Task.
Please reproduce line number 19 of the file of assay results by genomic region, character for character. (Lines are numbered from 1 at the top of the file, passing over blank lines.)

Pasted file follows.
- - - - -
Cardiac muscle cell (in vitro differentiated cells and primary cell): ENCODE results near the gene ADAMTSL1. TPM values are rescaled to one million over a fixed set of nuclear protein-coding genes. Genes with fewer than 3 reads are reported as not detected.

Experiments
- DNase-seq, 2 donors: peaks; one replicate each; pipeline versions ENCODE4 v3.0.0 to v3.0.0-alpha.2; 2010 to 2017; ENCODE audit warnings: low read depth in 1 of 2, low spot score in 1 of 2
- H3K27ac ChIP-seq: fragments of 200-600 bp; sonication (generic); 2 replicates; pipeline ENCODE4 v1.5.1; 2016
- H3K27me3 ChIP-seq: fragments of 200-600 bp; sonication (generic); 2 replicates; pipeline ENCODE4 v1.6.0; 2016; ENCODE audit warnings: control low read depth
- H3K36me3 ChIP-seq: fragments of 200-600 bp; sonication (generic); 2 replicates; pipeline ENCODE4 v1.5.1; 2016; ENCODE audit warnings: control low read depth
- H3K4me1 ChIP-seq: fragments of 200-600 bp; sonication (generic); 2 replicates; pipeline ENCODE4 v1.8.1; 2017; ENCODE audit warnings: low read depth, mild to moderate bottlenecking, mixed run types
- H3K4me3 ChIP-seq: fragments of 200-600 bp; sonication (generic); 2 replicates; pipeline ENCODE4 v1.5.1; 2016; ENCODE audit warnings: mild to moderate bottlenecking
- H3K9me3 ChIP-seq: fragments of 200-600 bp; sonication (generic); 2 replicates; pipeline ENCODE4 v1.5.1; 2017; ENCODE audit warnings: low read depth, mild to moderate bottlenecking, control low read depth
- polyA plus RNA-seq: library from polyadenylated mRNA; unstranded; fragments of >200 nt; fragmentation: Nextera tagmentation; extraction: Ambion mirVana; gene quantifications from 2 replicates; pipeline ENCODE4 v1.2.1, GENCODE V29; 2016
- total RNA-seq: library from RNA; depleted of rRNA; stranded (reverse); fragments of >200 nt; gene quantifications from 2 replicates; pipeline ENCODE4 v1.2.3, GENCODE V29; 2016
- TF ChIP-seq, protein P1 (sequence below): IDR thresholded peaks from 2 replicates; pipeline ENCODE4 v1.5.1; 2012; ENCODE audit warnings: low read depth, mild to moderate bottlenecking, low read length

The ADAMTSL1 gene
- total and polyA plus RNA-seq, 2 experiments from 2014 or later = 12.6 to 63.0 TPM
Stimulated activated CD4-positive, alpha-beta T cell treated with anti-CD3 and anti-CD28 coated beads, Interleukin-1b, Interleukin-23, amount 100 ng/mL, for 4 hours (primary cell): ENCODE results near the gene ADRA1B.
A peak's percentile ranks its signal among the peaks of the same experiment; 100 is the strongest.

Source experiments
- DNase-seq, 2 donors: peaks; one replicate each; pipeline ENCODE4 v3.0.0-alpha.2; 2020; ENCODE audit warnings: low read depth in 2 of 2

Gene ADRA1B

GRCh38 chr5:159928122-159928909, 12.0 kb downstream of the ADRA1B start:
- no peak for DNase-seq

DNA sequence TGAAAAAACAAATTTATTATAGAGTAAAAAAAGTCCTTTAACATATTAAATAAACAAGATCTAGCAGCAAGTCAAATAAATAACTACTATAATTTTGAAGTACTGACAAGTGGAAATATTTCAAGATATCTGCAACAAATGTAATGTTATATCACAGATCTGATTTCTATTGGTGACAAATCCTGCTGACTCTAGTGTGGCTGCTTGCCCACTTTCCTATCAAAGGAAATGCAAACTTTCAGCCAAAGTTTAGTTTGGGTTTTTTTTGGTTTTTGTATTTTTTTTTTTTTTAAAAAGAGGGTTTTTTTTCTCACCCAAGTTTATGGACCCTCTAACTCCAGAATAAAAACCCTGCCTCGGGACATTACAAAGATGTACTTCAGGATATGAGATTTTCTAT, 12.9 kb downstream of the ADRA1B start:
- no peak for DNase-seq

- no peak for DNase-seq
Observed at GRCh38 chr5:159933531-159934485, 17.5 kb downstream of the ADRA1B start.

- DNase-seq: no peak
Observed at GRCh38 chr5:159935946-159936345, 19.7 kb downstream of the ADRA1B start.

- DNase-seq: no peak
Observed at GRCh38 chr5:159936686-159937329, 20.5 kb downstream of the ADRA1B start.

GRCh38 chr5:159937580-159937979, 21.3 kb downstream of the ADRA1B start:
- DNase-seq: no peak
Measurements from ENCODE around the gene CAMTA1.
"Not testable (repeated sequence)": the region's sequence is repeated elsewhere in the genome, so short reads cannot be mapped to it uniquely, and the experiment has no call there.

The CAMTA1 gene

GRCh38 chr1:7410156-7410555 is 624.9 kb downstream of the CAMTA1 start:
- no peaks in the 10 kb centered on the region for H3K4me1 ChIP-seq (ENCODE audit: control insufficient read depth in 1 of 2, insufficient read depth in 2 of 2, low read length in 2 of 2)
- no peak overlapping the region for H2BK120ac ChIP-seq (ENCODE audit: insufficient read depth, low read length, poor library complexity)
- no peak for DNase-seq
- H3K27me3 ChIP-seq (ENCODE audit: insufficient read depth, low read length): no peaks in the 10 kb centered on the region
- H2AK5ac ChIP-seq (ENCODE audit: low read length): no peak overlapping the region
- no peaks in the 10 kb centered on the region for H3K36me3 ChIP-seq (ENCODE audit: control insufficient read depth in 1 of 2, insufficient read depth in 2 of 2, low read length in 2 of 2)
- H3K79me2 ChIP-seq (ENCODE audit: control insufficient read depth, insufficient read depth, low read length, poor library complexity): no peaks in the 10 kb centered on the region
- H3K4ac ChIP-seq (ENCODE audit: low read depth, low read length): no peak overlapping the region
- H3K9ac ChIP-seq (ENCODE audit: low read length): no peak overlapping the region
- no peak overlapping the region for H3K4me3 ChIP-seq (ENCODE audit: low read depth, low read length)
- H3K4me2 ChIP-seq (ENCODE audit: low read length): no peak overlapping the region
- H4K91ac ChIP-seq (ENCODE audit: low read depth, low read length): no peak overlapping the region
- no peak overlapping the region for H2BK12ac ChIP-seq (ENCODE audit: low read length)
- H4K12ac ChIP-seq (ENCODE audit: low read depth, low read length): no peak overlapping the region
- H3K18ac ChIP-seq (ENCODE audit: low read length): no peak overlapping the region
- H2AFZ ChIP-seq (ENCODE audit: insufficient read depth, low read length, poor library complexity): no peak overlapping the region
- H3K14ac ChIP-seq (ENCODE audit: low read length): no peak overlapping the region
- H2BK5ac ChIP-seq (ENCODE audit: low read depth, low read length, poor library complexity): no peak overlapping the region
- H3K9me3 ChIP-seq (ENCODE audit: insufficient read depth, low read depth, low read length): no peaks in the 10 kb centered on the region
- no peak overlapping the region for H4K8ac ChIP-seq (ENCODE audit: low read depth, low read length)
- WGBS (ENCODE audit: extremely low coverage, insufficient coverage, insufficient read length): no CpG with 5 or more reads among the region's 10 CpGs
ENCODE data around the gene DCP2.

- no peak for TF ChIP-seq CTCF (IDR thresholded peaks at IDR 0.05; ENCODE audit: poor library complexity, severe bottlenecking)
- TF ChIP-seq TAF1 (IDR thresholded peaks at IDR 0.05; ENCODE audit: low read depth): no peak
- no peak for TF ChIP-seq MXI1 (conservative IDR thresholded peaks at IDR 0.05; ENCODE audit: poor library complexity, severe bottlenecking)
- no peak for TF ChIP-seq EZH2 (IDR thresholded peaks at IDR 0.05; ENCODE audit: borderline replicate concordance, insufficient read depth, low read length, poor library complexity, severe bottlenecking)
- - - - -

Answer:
Gene ADRA1B